drop out rates of architecture students

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drop out rates of architecture students

The drop out rates of architecture students are very high and according to this article by Susie Beesley only 18% of students starting out in first year will ever register to practice as architects. The article also talks of the system of assessing project work - the crit which can involve "belittling" and bullying".

In research carried out titled Why do women leave architecture? by Ann de Graft-Johnson, Sandra Manley and Clara Greed - University of the West of England, Bristol, May 2003 one respondent wrote, 
"...You could pass every other aspect of the course with 100 per cent, but if your design work was not favoured, you were left to rot. I cannot stress strongly enough how favouritist this school is. It is not a sexist issue, but a taste issue in terms or what design style is “flavour of the month” with certain tutors."
The evidence is mounting and there is a lot of discussion at the moment as to how the system of educating our architects could be replaced with something more humane. There are few jobs in architectural firms (hundreds of qualified architects chasing a single job) and only 3% of new build housing uses the services of a architect. Yet the 46 architecture schools continue to take in and fail people as they please - if their designs do not pass muster. Students are being made seriously ill in the process (you just need to read some of the comments from distressed architecture students on the online forums) to realise that this is not an exaggeration.

Many of the 18% who do succeed in becoming architects will have repeated one or more years at some point. Few pass all five years first time. It is profitable for the schools to get students to repeat years, especially further up the school. Who isn't going to repeat fifth year? Well, I know one woman who didn't but usually people will beg and borrow to repeat the year as their whole future career is dependent on getting that piece of paper. The woman I mentioned was failed at the end of fifth year at the Mackintosh School of Architecture (GSA) after completing Part 1 at The Barlett and she is probably the most impressive person I have ever known. She was told by a tutor of architecture that she, "read too many books".

The thing is, the judge, jury and executioner are not always the hugely, creative intelligent characters you might expect making the decisions that will have a huge baring on the rest of your life. Some tutors, professors even, seem intent on destroying a student both emotionally and financially and making sure they NEVER BECOME ARCHITECTS. Perhaps this is to ensure that they get the small amount of work that is going around. Architecture tutors/visiting lecturers are almost always involved in private practice. Their incentives could even be to keep the most able/talented ones out of the profession. I'd believe anything of them after what they did to me. But I have no feelings of bitterness now.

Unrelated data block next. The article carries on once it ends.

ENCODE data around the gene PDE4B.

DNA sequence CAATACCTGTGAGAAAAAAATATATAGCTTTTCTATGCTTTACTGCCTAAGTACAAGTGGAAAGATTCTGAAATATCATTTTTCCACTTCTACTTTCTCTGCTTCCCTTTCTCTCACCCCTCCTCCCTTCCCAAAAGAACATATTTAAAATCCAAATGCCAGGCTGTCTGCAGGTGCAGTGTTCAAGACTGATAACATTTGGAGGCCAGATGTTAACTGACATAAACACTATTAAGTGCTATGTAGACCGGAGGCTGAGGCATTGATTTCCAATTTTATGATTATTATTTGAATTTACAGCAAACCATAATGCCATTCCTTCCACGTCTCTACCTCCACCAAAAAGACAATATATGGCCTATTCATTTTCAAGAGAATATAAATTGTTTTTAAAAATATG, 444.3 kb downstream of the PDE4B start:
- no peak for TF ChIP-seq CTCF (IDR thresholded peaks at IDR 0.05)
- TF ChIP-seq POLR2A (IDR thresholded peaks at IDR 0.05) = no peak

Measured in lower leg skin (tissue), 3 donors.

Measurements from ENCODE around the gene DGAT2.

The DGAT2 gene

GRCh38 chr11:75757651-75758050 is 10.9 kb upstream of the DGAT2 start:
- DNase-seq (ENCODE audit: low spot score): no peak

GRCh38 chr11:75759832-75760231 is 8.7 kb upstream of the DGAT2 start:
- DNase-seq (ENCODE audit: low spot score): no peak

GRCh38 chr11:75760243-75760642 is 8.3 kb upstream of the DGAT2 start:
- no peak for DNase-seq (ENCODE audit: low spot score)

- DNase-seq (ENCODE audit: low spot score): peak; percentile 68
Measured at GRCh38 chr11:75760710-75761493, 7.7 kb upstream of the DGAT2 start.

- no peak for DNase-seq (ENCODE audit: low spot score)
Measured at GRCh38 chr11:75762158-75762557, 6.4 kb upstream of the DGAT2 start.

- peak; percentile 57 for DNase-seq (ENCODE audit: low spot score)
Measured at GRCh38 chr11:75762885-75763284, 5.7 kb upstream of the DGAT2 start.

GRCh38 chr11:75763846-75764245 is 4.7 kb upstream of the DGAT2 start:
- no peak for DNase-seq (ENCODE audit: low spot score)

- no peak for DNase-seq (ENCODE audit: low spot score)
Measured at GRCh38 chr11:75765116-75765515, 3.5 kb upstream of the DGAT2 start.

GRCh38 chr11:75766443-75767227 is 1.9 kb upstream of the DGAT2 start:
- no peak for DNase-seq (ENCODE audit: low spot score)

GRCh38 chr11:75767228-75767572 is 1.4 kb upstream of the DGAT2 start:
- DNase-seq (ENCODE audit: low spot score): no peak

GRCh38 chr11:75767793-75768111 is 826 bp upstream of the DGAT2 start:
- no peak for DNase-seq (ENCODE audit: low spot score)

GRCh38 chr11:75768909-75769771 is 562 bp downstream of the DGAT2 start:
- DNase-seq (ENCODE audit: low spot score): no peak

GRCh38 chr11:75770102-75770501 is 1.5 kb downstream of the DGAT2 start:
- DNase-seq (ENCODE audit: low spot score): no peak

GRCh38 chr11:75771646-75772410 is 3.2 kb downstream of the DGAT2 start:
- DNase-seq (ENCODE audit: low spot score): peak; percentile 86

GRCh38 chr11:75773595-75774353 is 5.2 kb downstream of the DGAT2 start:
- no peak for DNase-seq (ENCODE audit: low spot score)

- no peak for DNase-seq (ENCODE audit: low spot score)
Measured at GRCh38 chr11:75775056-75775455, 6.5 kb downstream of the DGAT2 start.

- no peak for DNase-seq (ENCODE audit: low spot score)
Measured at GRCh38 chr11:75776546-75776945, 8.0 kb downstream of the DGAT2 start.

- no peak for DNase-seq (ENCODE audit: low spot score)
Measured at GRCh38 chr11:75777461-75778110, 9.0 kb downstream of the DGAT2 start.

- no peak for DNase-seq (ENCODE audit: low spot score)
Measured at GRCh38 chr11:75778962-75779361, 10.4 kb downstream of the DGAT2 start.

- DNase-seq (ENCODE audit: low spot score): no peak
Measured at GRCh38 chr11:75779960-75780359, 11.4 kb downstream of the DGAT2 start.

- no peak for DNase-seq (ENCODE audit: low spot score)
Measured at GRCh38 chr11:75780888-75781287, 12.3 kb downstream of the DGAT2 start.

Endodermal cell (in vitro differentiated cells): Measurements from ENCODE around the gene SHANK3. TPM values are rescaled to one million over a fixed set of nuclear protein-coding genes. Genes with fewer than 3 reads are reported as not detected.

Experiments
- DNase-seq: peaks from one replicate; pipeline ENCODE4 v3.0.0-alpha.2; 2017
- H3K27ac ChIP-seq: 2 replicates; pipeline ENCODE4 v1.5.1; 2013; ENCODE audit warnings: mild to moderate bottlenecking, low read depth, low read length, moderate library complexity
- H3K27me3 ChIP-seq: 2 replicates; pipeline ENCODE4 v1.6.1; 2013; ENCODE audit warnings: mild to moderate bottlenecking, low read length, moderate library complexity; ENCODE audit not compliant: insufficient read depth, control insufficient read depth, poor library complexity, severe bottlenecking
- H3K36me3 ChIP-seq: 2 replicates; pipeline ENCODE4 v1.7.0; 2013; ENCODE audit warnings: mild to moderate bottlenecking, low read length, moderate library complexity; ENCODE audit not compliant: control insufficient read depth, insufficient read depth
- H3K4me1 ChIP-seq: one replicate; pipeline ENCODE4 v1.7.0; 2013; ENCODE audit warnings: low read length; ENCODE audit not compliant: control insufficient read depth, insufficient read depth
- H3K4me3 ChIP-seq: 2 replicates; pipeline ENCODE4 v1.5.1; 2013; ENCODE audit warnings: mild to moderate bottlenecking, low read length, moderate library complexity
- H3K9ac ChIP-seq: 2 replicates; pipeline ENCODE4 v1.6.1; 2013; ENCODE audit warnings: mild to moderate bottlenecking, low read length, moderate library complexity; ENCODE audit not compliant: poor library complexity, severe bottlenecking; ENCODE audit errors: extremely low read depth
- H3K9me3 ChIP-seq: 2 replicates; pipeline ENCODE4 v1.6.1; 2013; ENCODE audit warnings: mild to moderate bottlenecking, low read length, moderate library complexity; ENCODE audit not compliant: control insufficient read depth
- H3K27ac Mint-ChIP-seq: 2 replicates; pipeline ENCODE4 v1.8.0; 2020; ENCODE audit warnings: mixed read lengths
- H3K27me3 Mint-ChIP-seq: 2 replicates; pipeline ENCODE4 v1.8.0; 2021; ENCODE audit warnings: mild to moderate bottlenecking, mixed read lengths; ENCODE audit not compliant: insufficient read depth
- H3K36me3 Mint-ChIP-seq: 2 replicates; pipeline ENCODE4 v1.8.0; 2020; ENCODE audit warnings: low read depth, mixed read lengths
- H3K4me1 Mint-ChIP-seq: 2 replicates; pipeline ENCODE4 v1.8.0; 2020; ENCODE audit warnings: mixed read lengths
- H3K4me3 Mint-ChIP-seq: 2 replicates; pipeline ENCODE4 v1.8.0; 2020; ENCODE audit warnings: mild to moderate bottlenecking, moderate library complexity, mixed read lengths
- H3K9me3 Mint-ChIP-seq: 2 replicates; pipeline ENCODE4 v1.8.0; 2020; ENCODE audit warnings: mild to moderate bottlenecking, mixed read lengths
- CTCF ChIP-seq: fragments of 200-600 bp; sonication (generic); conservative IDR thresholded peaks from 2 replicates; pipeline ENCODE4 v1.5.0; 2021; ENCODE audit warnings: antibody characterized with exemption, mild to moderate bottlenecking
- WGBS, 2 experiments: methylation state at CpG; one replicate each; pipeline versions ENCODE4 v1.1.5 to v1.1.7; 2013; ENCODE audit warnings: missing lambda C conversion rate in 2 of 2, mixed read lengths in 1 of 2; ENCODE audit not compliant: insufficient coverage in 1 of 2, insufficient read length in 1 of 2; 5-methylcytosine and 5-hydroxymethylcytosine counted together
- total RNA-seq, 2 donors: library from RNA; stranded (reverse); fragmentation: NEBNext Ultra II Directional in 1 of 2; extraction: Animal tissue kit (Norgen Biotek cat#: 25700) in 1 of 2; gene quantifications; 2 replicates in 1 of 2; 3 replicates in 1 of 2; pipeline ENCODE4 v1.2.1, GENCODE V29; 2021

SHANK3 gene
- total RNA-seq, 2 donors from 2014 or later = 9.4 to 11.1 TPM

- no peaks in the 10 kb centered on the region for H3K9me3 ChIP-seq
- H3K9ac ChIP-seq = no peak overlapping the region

My reasons for writing BRICK WALL are:

1) to inform people of the risks of studying architecture at any school in the uk.
2) to find other people (there must be thousands) who have been similarly badly treated and to let them realise that it is the architecture education system at fault, not them. Only two weeks ago after publishing my book (with no help at all at marketing it) former architecture students have already been in touch and shared their traumatic stories). One says, "The system made me mentally and physically ill to tell you the truth, and I doubt that I will ever recover from it. This is exactly what I was expecting.
3) to help campaign for change in the way we train our architects. The current system is clearly not working.

As the article by Susie Beesley (mentioned above) says at the end, "Our students are being given false promises. Racking up debt whilst spending years of their young lives pursuing a dream that has no hope of becoming reality."


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